Yahuda appears to be observing a historical shift, not only in his classes on postbiblical Jewish literature in Spain, but also—as the course logbooks show—in the Spanish Arabic literature courses that were taught simultaneously at the University of Madrid. For Yahuda, these various women seem to symbolize a world of change, from increasingly significant domestic practices (Sephardi women’s speaking habits) to the embracing of historical and Orientalist studies (in modern Spain), even as these women were mainly an object of curiosity to him. While Yahuda was documenting his perceptions about these figures, his wife, Ethel Rachel Yahuda (née Judes), was going to great lengths to preserve his scholarly legacy and his collection of rare books and manuscripts, activities that would grow after his death as she made possible the bequeathing of the Yahuda collection to the National Library of Israel.
Michal: This reminds me of the question we have discussed regarding Yahuda’s mother. Yahuda’s father was Baghdadi and his mother was of German-Jewish descent. Significantly, Yahuda also had an alleged paternal Iberian-Sephardi courtier ancestor, who served King Alfonso XVIII. Yet we hear very little about his mother, and her Ashkenazi background is certainly glossed over, while Yahuda and others fully embraced his purported Iberian ancestry as part of his Sephardi (re)fashioning. I argue in my piece that claiming an ancestor who served in the court of a Christian Iberian King might have served as a comfortable placeholder between the “Oriental” and Occidental” identities that Yahuda straddled by his own and others’ design. Of course, Spain itself continuously grappled with these externally and internally constructed identities, by embracing its Jewish and Muslim past on the one hand and celebrating the moment of 1492 as a moment of national unification and advent of imperial grandeur on the other.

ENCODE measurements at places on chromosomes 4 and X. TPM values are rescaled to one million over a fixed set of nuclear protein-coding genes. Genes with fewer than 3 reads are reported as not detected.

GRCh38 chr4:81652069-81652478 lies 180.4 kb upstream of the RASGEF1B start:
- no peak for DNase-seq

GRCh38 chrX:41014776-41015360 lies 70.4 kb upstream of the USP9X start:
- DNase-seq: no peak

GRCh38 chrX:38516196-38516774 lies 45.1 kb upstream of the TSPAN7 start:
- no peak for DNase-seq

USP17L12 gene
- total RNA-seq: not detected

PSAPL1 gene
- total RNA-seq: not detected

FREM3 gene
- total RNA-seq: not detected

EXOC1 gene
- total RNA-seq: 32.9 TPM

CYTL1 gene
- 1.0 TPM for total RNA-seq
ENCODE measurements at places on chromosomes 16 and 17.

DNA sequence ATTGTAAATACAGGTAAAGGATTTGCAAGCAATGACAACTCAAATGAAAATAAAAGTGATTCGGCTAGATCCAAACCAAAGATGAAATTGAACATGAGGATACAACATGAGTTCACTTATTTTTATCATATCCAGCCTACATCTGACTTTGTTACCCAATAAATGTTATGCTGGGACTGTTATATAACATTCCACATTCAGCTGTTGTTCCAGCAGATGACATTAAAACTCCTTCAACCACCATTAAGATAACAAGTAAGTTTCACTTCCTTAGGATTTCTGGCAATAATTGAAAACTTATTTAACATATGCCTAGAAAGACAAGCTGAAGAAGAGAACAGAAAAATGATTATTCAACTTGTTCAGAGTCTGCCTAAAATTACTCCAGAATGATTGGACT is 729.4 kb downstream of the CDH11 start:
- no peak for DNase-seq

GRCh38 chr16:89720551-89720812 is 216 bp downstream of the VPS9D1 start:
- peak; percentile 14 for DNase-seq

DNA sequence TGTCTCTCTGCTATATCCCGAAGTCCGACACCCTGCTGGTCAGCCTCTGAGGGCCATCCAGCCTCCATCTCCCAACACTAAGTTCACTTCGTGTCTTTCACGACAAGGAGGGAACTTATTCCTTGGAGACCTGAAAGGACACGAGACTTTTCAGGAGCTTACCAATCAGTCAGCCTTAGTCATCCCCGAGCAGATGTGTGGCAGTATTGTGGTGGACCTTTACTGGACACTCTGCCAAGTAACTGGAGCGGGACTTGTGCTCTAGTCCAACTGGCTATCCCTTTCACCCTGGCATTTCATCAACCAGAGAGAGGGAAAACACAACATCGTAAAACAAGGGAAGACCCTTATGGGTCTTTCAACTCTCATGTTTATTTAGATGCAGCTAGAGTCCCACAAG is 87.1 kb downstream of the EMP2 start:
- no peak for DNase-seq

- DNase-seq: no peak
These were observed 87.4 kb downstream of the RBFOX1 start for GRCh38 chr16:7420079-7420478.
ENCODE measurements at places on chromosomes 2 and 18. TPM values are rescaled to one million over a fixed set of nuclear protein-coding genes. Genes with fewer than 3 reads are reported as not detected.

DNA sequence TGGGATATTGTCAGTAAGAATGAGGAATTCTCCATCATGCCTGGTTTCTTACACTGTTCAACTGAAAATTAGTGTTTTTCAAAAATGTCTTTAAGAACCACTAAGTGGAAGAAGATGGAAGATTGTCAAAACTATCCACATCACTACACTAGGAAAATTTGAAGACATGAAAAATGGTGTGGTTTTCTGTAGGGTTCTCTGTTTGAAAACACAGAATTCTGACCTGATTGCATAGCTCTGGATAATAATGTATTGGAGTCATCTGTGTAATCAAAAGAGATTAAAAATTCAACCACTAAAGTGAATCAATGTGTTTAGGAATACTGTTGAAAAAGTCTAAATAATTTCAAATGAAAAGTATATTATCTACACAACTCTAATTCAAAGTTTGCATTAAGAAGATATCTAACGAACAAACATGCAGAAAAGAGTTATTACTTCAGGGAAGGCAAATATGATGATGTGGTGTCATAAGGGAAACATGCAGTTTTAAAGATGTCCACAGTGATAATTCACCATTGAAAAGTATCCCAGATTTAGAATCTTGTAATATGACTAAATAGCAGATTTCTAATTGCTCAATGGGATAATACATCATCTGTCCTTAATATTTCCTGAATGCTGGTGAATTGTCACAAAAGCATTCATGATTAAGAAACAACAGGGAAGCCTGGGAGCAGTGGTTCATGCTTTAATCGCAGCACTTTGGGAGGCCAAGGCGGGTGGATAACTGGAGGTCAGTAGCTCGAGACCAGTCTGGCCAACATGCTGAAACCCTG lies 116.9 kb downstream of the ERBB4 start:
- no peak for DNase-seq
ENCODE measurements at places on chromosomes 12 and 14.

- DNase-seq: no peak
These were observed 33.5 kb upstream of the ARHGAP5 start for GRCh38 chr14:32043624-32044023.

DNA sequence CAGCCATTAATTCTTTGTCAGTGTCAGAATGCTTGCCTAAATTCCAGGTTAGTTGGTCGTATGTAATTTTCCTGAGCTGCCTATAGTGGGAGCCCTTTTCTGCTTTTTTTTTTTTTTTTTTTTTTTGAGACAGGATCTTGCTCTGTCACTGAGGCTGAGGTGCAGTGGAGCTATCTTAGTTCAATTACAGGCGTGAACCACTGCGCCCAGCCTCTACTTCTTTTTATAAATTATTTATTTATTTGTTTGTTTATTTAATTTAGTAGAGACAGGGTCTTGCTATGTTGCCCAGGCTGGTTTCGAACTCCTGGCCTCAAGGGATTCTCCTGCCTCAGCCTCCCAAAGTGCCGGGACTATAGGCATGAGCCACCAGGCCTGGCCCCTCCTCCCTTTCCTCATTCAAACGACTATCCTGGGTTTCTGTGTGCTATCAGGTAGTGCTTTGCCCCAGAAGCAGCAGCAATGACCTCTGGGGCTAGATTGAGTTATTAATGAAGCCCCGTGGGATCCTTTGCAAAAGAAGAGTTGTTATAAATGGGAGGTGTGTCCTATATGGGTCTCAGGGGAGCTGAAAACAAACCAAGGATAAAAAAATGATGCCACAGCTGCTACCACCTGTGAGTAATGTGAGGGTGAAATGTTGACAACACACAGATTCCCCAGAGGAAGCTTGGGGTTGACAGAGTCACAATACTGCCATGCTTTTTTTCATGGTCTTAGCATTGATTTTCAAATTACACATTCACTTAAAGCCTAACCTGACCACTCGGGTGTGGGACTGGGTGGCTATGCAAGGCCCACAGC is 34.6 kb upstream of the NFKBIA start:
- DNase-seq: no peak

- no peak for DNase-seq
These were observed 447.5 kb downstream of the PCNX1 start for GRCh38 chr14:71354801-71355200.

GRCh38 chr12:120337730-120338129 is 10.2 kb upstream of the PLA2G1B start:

Allyson: These tensions between the “Orient” and “Occident” seem to endure for much of his life; Yahuda himself frequently invokes them.
To return to the question of conspicuous absences, one of many we should perhaps add is: Where are Yahuda’s Arab interlocutors? If Yahuda represents some type of “path not taken,” as suggested by previous scholars—that is, a path centered on Middle Eastern Jews and the integration of Arab and Jewish cultures (and its contested erasure) in the Land of Israel/Palestine—then why isn’t that discourse broadly reflected in Yahuda’s own source base, in his carefully preserved papers? Of course, it’s dangerous to make a claim based on the relative absence of information, of what’s been kept or not, but in light of the vast efforts to preserve all sorts of material, including the most unflattering, there’s a paucity of conversational partners here. Here’s where Mostafa’s as well as Yuval and Almog’s pieces help to dilate the discussion.
Michal: I think a figure like Yahuda also prompts us to broaden the category of “paths not taken.” Rather than limiting it to the story of the establishment of a Jewish homeland in the Land of Israel/Palestine, it is possible to incorporate the story of the emergence of the discipline, of Jews and imperial belonging, and of other potential Jewish homelands, as each piece in our forum does in one way or another. Placing our forum and your article on Yahuda within a Wissenschaft issue does that kind of necessary work.